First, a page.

Full article at the Addison Independent
[...] Fast-forward to 2012: Democrats hold substantial majorities in the Vermont House and Senate. The county’s legislative delegation is now also overwhelmingly Democratic, and Democrats have made inroads in the Vergennes-area Addison-3 district. Rep. Diane Lanpher, D-Vergennes, has joined Rep. Greg Clark, R-Vergennes, in representing the traditional GOP stronghold.
With Democrats gaining ground and Lanpher needing a running mate in her two-seat district, Holzapfel decided to rejoin the political fray. The two Democrats are hoping to out-poll the incumbent Republican, Clark, in a district that includes Ferrisburgh, Addison, Panton, Vergennes and Waltham
“Diane (Lanpher) called to ask me if I wanted to run,” Holzapfel said, noting Democrats’ traditional desire to have two candidates in the race in order to complete the ticket. “I had the history. I knew what I was getting into.”
Holzapfel, 55, came to Vermont in 1986 to enroll in the University of Vermont’s graduate program in electrical engineering. In 1991, she moved to Ferrisburgh, where she and her husband continue to reside.
Holzapfel has worked in Middlebury College’s libraries since 1992. Now in the newer Davis Family Library, she oversees the college’s database of on-line publications.
When she is not working, spending time with family and friends or making crafts, Holzapfel is working toward a master’s degree in mediation, a skill she believes would come in handy as a legislator.
“In general, all legislative issues require collaboration,” Holzapfel said. “It’s a process. I believe my mediation background will help me ... no matter what the issues are.”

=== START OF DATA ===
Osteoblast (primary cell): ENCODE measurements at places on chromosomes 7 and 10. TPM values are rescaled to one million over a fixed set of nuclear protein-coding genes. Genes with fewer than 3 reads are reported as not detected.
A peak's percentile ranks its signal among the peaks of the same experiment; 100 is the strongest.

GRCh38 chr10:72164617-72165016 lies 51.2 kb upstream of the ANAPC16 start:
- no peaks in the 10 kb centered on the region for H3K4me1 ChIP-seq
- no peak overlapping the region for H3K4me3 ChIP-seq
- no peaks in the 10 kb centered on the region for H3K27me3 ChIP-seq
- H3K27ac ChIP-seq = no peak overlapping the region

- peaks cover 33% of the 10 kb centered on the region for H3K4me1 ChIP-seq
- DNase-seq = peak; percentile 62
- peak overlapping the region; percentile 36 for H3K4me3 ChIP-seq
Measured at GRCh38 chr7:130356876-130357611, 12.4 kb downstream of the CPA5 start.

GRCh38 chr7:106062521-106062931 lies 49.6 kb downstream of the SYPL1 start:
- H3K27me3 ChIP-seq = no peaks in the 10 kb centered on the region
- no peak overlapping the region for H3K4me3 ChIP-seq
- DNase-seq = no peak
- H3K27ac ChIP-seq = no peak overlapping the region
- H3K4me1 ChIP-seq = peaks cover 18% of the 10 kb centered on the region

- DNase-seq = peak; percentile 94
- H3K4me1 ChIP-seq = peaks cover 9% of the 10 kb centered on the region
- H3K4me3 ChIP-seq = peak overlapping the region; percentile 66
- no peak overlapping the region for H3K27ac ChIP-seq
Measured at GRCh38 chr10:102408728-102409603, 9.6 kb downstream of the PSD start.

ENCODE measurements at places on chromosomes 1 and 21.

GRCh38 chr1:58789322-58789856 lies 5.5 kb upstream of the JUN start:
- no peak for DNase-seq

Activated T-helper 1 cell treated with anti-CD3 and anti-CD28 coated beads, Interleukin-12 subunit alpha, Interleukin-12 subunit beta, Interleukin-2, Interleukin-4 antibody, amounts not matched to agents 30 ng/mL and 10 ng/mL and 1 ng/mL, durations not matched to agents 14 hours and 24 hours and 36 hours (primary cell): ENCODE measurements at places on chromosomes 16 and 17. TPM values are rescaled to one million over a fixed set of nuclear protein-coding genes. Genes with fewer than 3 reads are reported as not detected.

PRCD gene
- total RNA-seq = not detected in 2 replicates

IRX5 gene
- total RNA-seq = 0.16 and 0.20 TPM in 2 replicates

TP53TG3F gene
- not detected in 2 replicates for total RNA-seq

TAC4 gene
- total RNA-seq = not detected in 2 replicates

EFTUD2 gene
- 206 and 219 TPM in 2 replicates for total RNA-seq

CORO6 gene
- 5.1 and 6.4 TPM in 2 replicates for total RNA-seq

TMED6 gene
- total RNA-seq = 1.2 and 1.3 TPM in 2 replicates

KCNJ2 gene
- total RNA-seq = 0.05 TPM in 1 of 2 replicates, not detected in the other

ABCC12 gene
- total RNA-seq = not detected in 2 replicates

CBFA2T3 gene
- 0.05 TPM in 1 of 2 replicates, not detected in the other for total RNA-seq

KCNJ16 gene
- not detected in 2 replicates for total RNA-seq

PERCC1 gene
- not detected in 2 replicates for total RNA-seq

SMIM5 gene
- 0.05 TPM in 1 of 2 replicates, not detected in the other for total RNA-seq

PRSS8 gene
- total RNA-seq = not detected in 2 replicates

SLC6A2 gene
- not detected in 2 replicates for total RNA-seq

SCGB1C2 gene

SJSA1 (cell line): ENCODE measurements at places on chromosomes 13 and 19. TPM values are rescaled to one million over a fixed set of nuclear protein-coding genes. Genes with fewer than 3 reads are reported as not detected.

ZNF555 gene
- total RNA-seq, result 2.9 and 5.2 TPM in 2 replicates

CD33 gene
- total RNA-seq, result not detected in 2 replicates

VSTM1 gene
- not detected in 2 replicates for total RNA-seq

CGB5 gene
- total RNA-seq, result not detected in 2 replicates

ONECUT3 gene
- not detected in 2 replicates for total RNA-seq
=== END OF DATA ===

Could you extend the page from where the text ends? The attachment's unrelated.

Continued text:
Holzapfel’s interest in mediation — and her renewed interest in serving in the Legislature — emerged in 2004. That’s when she and Rep. Will Stevens, I-Shoreham, took the same mediation class at Woodbury College. They carpooled to the class together and chatted about legislative issues, including tough times for farmers, health care reform and a tight state budget.
Those issues, among many others, remain on lawmakers’ lengthy to-do list.
If elected, Holzapfel vowed to support policies that would help Vermont farmers diversify their products and market them throughout New England and Canada.
“Pursuing that further is a good thing to do,” Holzapfel said.
She believes Vermont agriculture has the opportunity to help the health care industry. Holzapfel noted there are plant-based medicines that could be grown by farmers, thereby providing them supplemental income.
“That would reduce health costs and provide the possibility for diversified agriculture — and get us away from big pharma,” Holzapfel said.
She also wants to see more alternative medicine practitioners — such as herbalists and acupuncturists — added to the list of eligible providers under health insurance plans.
“A lot of friends of mine get health care other than from their family doctors, or in addition to their family doctors,” Holzapfel said. “There is clinical evidence to show those (alternative) practices can help certain patients. It makes sense to me that where we can see real benefit from these other practices, to get them covered on our health care plan.”
Holzapfel believes the state is on the right track in pursuing a single-payer health care system.
“I am definitely in favor of getting away from employer-based health care,” she said. “I know a lot of people who stay in their jobs because they have health care and they are afraid to lose it if they leave. So it makes sense to de-couple that and I certainly like the idea of single-payer and hope we get to implement it.”
She also vowed to support policies that would make higher education and alternative education more accessible and affordable for Vermonters. [...]